The Tokaido Shinkansen, the world's first high-speed railroad, started commercial operation in 1964, traveling 550km between Tokyo and Osaka in three hours at a maximum speed of 200km/h. Although the Shinkansen is still being extended throughout Japan, the Tokyo-Osaka line is the main artery of the Japanese economy, with a 16-car train departing every 7 minutes from Tokyo Station for Osaka and vice versa. Thus, there is no room for more trains between Tokyo and Osaka. Against this backdrop, a decision was made in 2011 to build a new high-speed rail system using superconducting magnetic levitation linear motor drives. This innovative railroad will run from Tokyo through the mountainous areas of the Chubu region to Osaka via Nagoya. It is scheduled for completion in 2037 connecting Tokyo and Osaka in 67 minutes at a maximum speed of 505km/h. In parallel with this construction, running tests are continuing on a portion of the 42km of the track completed in advance.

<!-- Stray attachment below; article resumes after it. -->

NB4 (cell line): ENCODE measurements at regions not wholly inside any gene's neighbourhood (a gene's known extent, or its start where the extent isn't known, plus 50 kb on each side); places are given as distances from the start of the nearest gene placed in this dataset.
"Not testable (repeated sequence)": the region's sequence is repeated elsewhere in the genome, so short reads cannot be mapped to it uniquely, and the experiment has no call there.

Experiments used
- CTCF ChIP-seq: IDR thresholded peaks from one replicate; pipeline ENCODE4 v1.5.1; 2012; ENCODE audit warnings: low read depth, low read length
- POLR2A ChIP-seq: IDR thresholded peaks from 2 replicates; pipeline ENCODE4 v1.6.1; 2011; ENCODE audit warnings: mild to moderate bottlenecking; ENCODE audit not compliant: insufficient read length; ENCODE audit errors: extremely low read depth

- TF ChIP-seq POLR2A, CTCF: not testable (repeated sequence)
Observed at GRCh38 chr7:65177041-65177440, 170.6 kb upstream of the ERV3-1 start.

From the observation center set up next to this experimental line, visitors can observe the actual operation of the trains to be used in the near future, as shown in the first photo. The second photo shows the passenger compartment of a full-size model on display in this observation center.
Licensed tour guide, gravel consultant,